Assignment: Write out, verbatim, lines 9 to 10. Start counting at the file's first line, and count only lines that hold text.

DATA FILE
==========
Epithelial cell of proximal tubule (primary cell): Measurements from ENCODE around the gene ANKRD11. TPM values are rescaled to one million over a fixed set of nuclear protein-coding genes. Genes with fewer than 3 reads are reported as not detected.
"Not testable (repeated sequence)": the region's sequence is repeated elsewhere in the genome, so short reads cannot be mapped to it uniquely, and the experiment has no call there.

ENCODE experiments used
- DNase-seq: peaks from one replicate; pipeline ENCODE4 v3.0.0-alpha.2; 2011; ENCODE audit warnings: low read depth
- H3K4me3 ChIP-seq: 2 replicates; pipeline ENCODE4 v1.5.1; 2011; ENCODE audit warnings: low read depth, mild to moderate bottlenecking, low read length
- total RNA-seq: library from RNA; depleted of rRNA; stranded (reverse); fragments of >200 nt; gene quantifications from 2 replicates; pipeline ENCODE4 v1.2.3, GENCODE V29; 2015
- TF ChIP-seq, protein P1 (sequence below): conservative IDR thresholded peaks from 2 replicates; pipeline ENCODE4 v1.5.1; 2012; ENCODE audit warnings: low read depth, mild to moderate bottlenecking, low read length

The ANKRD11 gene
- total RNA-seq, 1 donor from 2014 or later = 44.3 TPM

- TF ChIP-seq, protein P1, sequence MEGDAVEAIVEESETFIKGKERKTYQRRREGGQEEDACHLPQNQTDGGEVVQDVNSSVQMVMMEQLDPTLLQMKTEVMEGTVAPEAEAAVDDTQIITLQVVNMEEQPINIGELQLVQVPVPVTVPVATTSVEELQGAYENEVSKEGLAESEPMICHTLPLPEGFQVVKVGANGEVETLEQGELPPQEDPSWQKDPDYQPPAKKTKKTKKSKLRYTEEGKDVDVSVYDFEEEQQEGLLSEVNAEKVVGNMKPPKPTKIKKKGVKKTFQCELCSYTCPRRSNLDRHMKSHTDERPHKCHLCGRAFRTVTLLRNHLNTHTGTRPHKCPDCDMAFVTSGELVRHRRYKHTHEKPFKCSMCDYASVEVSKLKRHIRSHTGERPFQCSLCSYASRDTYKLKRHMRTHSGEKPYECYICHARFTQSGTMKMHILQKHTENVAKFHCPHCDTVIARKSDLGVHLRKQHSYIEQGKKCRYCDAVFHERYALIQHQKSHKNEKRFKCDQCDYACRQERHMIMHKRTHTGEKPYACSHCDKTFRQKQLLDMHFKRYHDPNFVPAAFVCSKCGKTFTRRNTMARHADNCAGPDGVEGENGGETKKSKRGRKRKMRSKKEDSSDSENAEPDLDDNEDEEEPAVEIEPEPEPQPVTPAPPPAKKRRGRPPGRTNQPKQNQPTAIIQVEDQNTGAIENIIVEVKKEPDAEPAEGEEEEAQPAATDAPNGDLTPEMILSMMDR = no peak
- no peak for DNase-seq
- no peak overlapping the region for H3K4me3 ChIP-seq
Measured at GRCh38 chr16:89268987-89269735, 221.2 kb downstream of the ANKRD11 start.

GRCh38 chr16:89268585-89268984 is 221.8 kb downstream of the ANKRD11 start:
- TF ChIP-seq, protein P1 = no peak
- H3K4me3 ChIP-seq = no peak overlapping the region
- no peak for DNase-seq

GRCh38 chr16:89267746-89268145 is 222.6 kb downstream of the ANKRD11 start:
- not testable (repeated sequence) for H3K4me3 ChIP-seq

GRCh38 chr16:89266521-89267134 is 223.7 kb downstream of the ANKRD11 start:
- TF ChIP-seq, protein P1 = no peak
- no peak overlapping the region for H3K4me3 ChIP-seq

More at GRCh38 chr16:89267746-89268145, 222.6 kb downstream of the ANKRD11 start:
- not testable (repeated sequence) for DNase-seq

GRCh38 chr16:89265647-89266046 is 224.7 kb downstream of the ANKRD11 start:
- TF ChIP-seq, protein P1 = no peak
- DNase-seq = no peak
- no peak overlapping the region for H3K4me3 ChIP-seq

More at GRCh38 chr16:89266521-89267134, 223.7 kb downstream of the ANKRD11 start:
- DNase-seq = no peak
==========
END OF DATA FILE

- total RNA-seq, 1 donor from 2014 or later = 44.3 TPM

- TF ChIP-seq, protein P1, sequence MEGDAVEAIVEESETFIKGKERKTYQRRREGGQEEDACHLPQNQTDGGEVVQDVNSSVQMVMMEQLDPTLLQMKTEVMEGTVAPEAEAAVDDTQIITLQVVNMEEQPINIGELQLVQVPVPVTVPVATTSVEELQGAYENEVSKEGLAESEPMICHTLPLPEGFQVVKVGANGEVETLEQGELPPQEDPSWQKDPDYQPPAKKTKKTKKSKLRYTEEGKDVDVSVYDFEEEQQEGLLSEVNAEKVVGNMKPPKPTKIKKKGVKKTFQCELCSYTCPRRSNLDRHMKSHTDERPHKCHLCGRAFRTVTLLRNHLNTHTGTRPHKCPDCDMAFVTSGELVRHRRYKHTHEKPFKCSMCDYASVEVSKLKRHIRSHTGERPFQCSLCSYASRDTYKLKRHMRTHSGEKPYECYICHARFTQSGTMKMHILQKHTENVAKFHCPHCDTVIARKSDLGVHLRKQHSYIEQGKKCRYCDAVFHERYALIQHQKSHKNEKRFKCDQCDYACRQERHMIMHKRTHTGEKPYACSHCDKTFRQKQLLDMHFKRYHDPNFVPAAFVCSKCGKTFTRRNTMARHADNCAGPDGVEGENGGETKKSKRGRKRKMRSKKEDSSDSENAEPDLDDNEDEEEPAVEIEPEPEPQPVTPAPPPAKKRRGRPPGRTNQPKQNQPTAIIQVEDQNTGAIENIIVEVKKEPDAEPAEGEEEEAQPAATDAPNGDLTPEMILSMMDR = no peak